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The Dark (1979) - Blu-ray Review

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The Dark (1979) - Blu-ray Review

2 beersNot all alien encounters will be friendly.  That’s the assertion made in The Dark, a wildly uneven production that is underlined by a super paranoid-causing soundtrack featuring the spookiest use of marimbas to date AND haunting voices that repeatedly whisper and hiss “the daaaaaaaarrrknessssssssss” at its audience. 

Of course, that statement about alien invaders was shoehorned in after the producers switched gears from slasher to science fiction farce, fired Toby Hooper who had taken too long to get things going, and then changed the killer into an alien feature with the hope that it would gain more attention.  Really, though, the only awesome attention this film deserves is when the cops try to take out this alien entity and are hilariously dealt with. 

It’s that lack of identity that kills the momentum in this movie.  Switching stations DURING the making of a movie?  That’s a bad idea, Dick Clark.  He produced the movie and convinced everyone to change the story from a slasher to a tale of scary science fiction.  And those changes plague the film from beginning to end.  

The 7-foot-tall stalker turns out to be an alien (John Bloom) who shoots lasers out of his eyes.  Of course, they are animated bolts of electricity and, of course, it doesn’t work to sell a very effective flick.  And, as it opens with a voiceover commenting on the activity in the sky above us so, too, does it end with a similar (and ultimately) worthless dénouement.  Excuse me, but what did I just see?

This is a movie whose making of is more interesting than the narrative it actually tells.  Firing Hooper after only three days is a bit suspicious.

Had the producers left this picture as a stalker flick, I have the feeling we’d be talking about a totally different response.  The actors – featuring William Devane, Casey Kasem, Kathy Richards, Cathy Lee Crosby, Keenan Wynn, Richard Jaekel, Vivian Blaine, and Philip Michael Thomas – don’t do anything wrong except act for a totally different picture.  They suspect the killer is some kind of zombie tearing up the night streets.  And Kasem provides the wild guesses that keep the police department on their toes. 

The Dark, directed by John Bud Cardos (Kingdom of the Spiders), hides its true self in the shadows.  This isn’t designed to be concerned with space.  All of that shit is an after thought and it shows with paranoid suspicion thrown on just about everyone in differing social circles as one man hunts down the killer of his daughter.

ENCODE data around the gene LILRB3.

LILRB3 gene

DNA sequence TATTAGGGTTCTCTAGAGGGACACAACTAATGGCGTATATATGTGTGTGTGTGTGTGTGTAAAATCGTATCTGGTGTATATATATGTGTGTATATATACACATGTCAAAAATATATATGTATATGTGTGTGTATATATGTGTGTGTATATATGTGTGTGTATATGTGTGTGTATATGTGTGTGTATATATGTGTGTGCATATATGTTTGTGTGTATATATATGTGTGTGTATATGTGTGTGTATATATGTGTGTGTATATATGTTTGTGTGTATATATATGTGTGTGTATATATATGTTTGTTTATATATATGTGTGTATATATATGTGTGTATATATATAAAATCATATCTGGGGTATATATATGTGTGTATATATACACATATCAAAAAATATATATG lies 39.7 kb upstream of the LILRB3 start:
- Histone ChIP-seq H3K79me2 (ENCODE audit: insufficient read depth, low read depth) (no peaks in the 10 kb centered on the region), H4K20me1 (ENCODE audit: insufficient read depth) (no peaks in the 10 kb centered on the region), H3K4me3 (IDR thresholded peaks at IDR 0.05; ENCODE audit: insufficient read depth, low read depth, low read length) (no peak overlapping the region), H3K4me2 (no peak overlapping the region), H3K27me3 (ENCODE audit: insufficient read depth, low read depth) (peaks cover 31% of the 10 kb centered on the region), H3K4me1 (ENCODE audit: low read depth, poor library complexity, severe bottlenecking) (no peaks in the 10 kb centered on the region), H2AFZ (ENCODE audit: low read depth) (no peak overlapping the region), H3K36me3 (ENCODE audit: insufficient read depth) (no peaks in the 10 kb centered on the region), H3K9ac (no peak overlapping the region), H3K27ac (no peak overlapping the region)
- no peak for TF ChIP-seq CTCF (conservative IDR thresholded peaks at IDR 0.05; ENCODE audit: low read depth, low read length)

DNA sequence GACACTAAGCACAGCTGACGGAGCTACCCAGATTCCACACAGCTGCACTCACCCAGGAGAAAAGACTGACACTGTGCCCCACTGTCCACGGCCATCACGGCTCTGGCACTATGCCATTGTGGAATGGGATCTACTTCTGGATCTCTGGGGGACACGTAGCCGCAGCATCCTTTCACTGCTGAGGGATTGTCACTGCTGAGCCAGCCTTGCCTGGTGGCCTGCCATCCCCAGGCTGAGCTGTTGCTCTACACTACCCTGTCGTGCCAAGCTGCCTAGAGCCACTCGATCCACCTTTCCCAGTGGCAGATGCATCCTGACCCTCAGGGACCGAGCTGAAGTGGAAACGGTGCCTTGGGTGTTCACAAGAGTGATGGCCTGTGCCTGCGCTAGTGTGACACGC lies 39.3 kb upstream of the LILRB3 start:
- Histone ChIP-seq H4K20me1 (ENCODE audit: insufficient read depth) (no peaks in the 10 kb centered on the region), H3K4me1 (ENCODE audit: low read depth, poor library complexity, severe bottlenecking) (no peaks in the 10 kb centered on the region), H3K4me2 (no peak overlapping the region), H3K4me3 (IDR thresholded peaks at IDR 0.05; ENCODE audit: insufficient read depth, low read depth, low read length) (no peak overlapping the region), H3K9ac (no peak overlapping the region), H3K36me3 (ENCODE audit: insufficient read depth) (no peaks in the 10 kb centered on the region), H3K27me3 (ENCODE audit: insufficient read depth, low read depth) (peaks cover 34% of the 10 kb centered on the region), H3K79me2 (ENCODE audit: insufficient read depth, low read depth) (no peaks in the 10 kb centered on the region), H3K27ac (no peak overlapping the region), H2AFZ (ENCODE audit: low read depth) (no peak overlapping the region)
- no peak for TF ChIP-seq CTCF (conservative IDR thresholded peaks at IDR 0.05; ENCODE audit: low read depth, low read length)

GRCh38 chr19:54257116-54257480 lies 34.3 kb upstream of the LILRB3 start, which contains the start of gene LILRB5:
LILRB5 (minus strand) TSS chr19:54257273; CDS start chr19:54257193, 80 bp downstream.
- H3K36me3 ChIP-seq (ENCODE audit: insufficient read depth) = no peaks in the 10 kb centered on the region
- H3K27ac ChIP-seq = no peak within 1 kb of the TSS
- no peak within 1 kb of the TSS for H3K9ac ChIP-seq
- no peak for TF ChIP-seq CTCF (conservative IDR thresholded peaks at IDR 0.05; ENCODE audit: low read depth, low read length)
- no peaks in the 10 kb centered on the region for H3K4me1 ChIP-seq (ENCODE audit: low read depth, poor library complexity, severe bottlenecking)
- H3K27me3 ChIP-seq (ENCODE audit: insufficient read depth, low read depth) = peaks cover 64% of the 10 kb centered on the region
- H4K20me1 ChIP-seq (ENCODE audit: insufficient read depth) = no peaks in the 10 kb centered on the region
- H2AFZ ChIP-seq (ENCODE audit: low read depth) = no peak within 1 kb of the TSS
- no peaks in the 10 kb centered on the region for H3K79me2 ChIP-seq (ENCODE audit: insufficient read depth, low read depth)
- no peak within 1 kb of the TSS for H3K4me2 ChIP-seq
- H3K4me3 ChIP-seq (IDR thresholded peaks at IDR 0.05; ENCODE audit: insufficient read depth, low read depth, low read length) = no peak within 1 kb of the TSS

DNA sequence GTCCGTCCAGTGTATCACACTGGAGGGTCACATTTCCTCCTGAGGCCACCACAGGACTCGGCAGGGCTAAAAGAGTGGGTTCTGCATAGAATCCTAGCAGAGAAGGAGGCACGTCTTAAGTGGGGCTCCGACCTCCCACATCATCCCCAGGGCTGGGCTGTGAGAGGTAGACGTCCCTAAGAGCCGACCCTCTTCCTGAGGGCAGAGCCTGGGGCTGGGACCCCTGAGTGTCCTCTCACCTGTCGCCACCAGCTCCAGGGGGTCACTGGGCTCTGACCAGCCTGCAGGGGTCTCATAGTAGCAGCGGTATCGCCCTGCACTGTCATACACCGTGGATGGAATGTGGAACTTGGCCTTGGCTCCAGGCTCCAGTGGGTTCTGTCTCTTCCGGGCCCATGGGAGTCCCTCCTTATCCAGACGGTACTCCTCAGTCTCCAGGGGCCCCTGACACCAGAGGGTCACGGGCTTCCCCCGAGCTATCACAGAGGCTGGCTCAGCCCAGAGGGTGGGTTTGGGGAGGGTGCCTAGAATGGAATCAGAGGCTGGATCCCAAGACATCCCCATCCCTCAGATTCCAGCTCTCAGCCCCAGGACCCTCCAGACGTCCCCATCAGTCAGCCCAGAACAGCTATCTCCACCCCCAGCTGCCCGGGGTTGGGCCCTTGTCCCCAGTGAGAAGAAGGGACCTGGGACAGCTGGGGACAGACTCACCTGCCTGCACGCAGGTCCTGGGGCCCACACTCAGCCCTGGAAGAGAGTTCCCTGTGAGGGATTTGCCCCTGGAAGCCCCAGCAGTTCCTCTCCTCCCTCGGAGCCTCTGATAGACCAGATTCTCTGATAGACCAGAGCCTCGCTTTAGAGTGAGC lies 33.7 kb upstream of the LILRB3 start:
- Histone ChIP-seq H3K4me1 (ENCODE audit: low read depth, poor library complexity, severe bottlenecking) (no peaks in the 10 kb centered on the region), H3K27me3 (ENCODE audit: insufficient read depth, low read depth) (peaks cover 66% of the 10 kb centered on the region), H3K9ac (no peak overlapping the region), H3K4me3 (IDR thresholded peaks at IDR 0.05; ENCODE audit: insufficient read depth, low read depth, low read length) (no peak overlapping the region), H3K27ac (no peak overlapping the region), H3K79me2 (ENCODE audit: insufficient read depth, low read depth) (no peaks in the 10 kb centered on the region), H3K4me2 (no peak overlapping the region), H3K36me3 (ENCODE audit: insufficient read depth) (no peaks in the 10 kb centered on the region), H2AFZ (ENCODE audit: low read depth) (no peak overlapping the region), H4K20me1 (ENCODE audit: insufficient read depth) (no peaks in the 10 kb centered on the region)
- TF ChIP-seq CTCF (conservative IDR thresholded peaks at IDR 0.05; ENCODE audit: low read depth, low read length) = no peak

But who is the killer?  The killer is a mangler.  The killer is a zombie.  The killer is an alien.  And no one is safe as long as whatever it is that is killing these people is brought to justice. 

Beginning with an unexpected growl as one woman, after walking quickly through the dark of Los Angeles, is suddenly yanked off her feet and thrown to the ground by a grey-skinned beast, The Dark soon flails about.  We are teased with unease and people walk to their destinations in the dark.  We hear the whispering again.  And soon enough fear has taken hold of all of Los Angeles. 

But the killer has no connection to these people other than it wants to feed on their flesh with cheap thunderbolts shot from its eyes.  This is the sad territory of The Dark and the dark is exactly where we, as fans of science fiction AND horror tales, are left.

The Dark (1979) - Blu-ray Review

MPAA Rating: R.
92 mins
: John Cardos, Tobe Hooper (uncredited)
Stanford Whitmore
William Devane, Cathy Lee Crosby, Richard Jaeckel
: Horror
A Chilling Tale of Alien Terror.
Memorable Movie Quote: "You'd rather see brains on the sidewalk than those swim-suit shows?
Theatrical Distributor:
Film Ventures International
Official Site:
Release Date:
April 27, 1979
DVD/Blu-ray Release Date:
October 11, 2016
Synopsis: An urban nightmare not of this world is born in this ’70s horror fan favorite. A writer takes a personal interest in a series of baffling, shocking murders in Los Angeles ... and evidence suggests the culprit may not be human. Every night “The Mangler” stalks the street, attacking and mutilating a random victim. Also on the trail of “The Mangler” is TV reporter Zoe Owens and police detective Dave Mooney, but the truth behind the murders is far more strange and horrifying than they could ever imagine.

The Dark (1979) - Blu-ray Review


Blu-ray Details:

Home Video Distributor: Diabolik (Code Red)
Available on Blu-ray
- October 11, 2017
Screen Formats: 2.35:1
: English SDH
DTS-HD Master Audio 2.0 mono
Discs: Blu-ray Disc; single disc
Region Encoding: Locked to Region A

The Dark is presented on 1080p with a brand new 2K scan from the original camera negatives.  Code Red has done yet another fantastic release, as the shadows never swallow the flick and the colors absolutely pop with vibrancy.  There’s a nice grain throughout the feature and faces are nicely saturated, too.  With a 2.35:1 aspect ratio and a solid DTS-HD Master Audio 2.0 mono track, this is a fine upgrade of the previous DVD release of this title.



  •  Moderated by Bill Olsen and Damon Packard, the new audio commentary features Cardos and associate producer/production manager Igo Kantor talking about the making of the movie and filling us in on some of the drama behind the scenes.

Special Features:

Outside of the commentary, we also get interviews with the film’s director and the film’s composer, who waxes poetically about composing music for other films.  A theatrical trailer rounds out the supplemental material. 

  • John ‘Bud’ Cardos Interview (13 min)
  • Roger Kellaway Interview (25 min)
  • Theatrical Trailer

The Dark (1979) - Blu-ray Review

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